Capillary Function Capillaries in major organs are usually filled to capacity But in many other sites, the blood supply varies Two mechanisms Regulate the distribution of blood in capillary beds In one mechanism Contraction of the smooth muscle layer in the wall of an arteriole constricts the vessel In a second mechanism Precapillarysphincters control the flow of blood between arterioles and venules
Platelets Platelets function in blood clotting When the endothelium of a blood vessel is damaged The clotting mechanism begins
Blood Clotting blood contains self-sealing materials that plug up leaks when blood vessels are injured. Clotting response is vital to survival. Hemophiliacs= lack a key component of clotting response; susceptible to excessive bleeding during minor injuries.
sealants are always present in the blood: include: platelets: circulating cell fragments which form temporary plugs at site of injury. fibrinogen: when blood vessels are injured, a chain of reactions (cascade) leads to conversion of a soluble fibrinogen into fibrous, insoluble fibrinogen, which is deposited around injury site and traps platelets and white blood cells, forming a clot, until connective tissue forms a permanent patch.
A cascade of complex reactionsConverts fibrinogen to fibrin, forming a clot 3 This seal is reinforced by a clot of fibrin when vessel damage is severe. Fibrin is formed via amultistep process: Clotting factors released fromthe clumped platelets or damaged cells mix withclotting factors in the plasma, forming an activation cascade that converts a plasma proteincalled prothrombin to its active form, thrombin.Thrombin itself is an enzyme that catalyzes the final step of the clotting process, the conversion of fibrinogen to fibrin. The threads of fibrin become interwoven into a patch (see colorized SEM). The clotting process begins when the endothelium of a vessel is damaged, exposing connective tissue in the vessel wall to blood. Platelets adhere to collagen fibers in the connective tissue and release a substance that makes nearby platelets sticky. The platelets form a plug that provides emergency protection against blood loss. 2 1 Collagen fibers Fibrin clot Plateletplug Red blood cell Platelet releases chemicalsthat make nearby platelets sticky Clotting factors from: Platelets Damaged cells Plasma (factors include calcium, vitamin K) Prothrombin Thrombin Figure 42.17 Fibrin Fibrinogen 5 µm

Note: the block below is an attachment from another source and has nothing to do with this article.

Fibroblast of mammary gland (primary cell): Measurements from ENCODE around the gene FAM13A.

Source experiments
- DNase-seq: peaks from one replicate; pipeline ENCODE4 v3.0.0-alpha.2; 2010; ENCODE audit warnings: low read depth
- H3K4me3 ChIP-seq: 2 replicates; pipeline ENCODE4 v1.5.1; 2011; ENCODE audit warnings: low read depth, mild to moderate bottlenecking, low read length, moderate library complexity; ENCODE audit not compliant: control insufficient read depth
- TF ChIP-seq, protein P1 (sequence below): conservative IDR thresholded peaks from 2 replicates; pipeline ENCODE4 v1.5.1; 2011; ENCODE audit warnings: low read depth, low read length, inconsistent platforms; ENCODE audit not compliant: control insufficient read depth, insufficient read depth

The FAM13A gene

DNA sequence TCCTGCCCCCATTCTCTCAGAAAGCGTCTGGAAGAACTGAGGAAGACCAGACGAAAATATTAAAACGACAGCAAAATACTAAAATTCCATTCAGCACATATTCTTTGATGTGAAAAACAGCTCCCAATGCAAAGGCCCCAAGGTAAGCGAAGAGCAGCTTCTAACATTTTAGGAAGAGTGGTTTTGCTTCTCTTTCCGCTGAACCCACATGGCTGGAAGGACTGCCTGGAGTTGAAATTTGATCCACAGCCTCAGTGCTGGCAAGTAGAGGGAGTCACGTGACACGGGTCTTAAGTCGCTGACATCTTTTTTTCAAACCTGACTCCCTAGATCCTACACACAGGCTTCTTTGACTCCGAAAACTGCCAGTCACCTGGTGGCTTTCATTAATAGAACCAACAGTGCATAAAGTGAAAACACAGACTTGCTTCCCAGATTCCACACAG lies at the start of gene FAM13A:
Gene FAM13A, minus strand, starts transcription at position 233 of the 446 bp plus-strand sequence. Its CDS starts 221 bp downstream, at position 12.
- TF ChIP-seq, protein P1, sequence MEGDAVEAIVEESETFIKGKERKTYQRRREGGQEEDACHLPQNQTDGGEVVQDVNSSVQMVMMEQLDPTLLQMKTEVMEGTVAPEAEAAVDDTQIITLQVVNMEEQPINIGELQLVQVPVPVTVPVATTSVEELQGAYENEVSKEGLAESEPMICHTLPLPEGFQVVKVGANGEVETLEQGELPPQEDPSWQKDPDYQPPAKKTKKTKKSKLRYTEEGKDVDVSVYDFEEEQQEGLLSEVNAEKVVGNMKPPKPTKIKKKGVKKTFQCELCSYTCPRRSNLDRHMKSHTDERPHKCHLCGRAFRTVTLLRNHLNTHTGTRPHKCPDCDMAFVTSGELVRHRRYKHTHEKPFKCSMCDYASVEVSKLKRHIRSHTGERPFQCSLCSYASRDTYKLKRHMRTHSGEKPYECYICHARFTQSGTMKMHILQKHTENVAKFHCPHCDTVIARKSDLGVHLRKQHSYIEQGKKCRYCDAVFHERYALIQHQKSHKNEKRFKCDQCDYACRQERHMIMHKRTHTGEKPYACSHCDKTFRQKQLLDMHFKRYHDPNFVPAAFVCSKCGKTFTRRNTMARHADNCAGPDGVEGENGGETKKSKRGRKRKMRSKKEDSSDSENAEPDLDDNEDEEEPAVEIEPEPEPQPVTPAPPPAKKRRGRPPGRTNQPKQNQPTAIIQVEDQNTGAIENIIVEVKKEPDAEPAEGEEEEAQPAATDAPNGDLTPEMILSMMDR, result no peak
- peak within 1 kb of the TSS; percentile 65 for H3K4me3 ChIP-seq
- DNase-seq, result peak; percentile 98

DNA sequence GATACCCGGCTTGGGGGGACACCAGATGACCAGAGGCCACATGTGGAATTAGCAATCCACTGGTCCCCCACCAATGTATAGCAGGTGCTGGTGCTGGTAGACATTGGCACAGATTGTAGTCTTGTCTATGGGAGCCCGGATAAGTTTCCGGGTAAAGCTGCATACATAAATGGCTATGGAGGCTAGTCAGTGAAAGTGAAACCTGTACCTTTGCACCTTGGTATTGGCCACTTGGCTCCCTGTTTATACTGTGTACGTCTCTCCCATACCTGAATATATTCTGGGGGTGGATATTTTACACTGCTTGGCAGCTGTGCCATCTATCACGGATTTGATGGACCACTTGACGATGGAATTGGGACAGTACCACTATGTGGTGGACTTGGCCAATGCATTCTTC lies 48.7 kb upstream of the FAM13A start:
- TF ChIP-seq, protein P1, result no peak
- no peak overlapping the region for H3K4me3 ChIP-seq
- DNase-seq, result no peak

Cardiovascular Disease Cardiovascular diseases Are disorders of the heart and the blood vessels Account for more than half the deaths in the United States
Smooth muscle Connective tissue Plaque Endothelium (a) Normal artery (b) Partly clogged artery 50 µm 250 µm Figure 42.18a, b One type of cardiovascular disease, atherosclerosis Is caused by the buildup of cholesterol within arteries
Hypertension, or high blood pressure Promotes atherosclerosis and increases the risk of heart attack and stroke A heart attack Is the death of cardiac muscle tissue resulting from blockage of one or more coronary arteries A stroke Is the death of nervous tissue in the brain, usually resulting from rupture or blockage of arteries in the head